Figure 1
Figure 1: A Simplified Schematic of Core Particle (CP) Assembly.
The α subunits can assemble into a single α-ring first (SR) which serves as a template for the incorporation of β subunits. This leads to the generation of the half-proteasome intermediate (half) which quickly dimerizes. Concurrent with dimerization, the β subunit propeptides (not shown) are autocatalytically removed giving rise to the fully functional core particle (CP). Double α-rings (DR) can arise from SR and are not competent for assembly into CP. Their formation represents a nonproductive assembly pathway (dashed arrow) in contrast to productive assembly events (solid arrows). Please click here to view a larger version of this figure.

Figure 2
Figure 2: A Combined Approach for Assaying Proteasome Assembly.
Coexpression (C) and lysate mixing (L) were employed to study assembly of recombinant proteasomes from the archaeon M. maripaludis. Proteins were purified by Immobilized Cobalt Affinity Resin (ICAR). (A,B) Purified proteins (10 μg) were loaded onto non-denaturing 5 - 10% gradient gels. Following electrophoresis, peptidase activity was visualized by overlaying the gel with buffer solution containing the fluorogenic peptide substrate Suc-LLVY-AMC (B) prior to staining the gel with colloidal coomassie stain reagent (A). Black arrowheads denote the positions of the assembled 20S core particle (CP), half-proteasome intermediate (half), double α-ring (DR) and single α-ring (SR). The migration of several molecular size standards (in kDa) is indicated at right. (C) Purified proteins (10 μg) from A were also loaded onto 15% SDS-PAGE gels. Following electrophoresis, gels were stained with a colloidal coomassie stain reagent. Migration of α-his subunit and of fully mature (mβ) and immature (proβ) β subunits is indicated. The position of the 25 kDa molecular size standard is shown at right. Asterisk indicates a truncated α-his subunit fragment resulting from nonspecific proteolysis during lysis. Please click here to view a larger version of this figure.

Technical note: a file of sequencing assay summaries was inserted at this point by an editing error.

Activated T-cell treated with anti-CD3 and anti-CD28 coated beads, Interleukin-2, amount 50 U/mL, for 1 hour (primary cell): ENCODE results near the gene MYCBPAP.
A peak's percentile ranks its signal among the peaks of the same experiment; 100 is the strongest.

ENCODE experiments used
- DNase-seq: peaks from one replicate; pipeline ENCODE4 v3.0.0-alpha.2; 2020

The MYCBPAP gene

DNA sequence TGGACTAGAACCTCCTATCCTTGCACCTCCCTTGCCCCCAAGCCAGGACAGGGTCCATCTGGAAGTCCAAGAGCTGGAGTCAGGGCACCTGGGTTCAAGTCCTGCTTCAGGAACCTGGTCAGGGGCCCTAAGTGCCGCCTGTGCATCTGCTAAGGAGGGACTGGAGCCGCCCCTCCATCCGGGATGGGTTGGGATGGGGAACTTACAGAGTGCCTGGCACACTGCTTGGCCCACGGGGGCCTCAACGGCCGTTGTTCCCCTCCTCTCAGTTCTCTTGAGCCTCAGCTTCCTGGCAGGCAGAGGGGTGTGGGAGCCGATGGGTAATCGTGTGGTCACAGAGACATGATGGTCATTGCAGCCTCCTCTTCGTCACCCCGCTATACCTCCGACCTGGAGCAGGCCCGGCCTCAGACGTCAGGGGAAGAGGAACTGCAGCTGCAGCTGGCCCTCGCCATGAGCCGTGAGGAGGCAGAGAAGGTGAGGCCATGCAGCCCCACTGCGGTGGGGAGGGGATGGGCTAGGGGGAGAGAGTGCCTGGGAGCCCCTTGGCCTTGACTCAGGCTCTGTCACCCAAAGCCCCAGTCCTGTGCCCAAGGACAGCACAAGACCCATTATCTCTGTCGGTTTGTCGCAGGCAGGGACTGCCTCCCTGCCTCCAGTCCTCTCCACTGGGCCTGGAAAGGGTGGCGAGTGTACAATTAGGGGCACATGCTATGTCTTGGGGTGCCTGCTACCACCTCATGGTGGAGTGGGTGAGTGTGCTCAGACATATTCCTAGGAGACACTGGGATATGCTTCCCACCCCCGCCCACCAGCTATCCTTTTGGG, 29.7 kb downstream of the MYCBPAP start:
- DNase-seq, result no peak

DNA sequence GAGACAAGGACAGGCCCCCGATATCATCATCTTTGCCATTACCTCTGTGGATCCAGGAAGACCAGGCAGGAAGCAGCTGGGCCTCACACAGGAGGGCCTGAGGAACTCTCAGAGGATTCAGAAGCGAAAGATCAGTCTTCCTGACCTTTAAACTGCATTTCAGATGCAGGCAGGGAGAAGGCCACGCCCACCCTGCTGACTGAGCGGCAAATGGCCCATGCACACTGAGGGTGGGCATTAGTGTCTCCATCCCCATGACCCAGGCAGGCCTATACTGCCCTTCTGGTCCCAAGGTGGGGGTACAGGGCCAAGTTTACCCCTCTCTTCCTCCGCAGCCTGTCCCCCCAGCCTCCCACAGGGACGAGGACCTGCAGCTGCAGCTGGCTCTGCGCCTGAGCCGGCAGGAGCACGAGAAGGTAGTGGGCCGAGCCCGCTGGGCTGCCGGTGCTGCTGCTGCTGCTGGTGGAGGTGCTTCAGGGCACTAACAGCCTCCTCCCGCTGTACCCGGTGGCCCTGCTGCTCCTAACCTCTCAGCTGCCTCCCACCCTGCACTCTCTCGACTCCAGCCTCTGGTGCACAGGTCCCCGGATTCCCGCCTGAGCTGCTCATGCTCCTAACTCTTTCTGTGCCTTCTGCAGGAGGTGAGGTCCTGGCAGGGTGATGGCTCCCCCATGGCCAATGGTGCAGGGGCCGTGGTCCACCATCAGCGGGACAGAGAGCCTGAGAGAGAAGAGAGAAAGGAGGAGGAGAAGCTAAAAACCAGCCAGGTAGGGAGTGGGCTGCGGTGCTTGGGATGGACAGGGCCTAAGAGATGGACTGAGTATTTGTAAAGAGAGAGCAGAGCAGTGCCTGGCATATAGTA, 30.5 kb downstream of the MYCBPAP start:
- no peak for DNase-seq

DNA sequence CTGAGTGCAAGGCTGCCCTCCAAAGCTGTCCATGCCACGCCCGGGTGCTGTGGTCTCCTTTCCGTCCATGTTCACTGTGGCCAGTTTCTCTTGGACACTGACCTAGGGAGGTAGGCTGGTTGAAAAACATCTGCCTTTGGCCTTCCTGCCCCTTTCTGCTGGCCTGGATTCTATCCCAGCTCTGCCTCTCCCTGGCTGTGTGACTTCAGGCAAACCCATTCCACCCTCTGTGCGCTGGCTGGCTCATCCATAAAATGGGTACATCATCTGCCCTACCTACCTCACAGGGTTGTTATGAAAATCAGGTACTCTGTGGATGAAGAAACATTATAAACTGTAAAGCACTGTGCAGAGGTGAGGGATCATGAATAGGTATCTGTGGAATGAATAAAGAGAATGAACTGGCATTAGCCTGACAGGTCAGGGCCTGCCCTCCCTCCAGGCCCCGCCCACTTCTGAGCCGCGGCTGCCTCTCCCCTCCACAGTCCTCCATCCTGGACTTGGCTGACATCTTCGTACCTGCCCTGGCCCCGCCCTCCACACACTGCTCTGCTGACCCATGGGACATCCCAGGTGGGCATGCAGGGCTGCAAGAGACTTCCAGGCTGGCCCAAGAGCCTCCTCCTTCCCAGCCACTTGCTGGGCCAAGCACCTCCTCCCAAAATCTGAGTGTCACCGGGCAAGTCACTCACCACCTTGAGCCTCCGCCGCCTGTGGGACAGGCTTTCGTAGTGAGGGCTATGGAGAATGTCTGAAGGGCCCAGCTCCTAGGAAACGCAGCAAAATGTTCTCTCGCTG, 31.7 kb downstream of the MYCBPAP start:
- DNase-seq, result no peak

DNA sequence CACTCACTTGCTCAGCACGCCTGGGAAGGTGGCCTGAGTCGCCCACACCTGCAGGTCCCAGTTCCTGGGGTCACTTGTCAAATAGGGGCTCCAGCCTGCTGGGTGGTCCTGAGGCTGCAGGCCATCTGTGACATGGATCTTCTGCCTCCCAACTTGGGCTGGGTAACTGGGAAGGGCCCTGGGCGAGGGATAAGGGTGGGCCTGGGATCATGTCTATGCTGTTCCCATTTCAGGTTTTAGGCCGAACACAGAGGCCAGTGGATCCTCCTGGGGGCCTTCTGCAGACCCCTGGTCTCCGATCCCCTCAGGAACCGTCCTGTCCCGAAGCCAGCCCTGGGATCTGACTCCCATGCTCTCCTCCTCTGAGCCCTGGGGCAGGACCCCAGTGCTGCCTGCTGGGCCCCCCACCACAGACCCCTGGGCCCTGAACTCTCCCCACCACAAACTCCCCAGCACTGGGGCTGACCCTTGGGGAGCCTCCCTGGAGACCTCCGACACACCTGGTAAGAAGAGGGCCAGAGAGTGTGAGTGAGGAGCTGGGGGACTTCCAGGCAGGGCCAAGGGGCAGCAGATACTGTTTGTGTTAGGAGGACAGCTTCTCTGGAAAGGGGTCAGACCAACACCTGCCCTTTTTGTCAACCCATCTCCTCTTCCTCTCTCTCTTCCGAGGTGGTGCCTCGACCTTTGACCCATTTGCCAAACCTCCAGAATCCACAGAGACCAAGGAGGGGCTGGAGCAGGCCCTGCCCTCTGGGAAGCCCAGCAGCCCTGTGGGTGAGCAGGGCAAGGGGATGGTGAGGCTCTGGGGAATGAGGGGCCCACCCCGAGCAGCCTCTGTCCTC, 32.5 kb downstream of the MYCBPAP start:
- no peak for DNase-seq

Plasmid Genotype Source
AKB191 pET42 psmA-his Kusmierczyk et al., (2011)
AKB464 pET42 psmA-his psmB Kusmierczyk et al., (2011)
AKB946 pET42 psmB Panfair et al., (2015)
AKB952 pET42 psmB (R166W) Panfair et al., (2015)

Table 1: Bacterial Plasmids used in this Study. psmA is the archaeal α subunit gene and psmB is the archaeal β subunit gene.

Buffer A 50 mM HEPES-NaOH, pH 7.5, 300 mM NaCl, 5 mM MgCl2. Buffers B, C, and E, are derivatives of Buffer A containing Imidazole. It is useful to add Imidazole from a 2 M stock prepared in water and stored in the dark.
Native resolving buffer 375 mM Tris-HCl, pH 8.8, 0.1% (v/v) tetramethylethylenediamine (TEMED) and 0.1% (w/v) Ammonium Perulfate (APS). Prepared fresh no more than an hour before gel is to be polymerized and kept on ice.  When preparing acrylamide gel solutions in native resolving buffer, it is useful to add the Tris-HCl from a 4X stock (1.5 M Tris-HCl, pH 8.8). The APS is added immediately prior to polymerization.
Native running buffer 10X stock 250 mM Tris, 1.92 M glycine, do not adjust pH.
5X native sample buffer 0.5 M Tris-HCl, pH 8.8, 50% (v/v) glycerol, traces of bromophenol blue. Traces refers to a very small amount, usually a few grains transferred via spatula.
5X SDS-sample buffer 0.3 M Tris-HCl, pH 6.8, 600 mM dithiothreitol (DTT), 10% (w/v) SDS, 50% (v/v) glycerol and traces of bromophenol blue. Traces refers to a very small amount, usually a few grains transferred via spatula.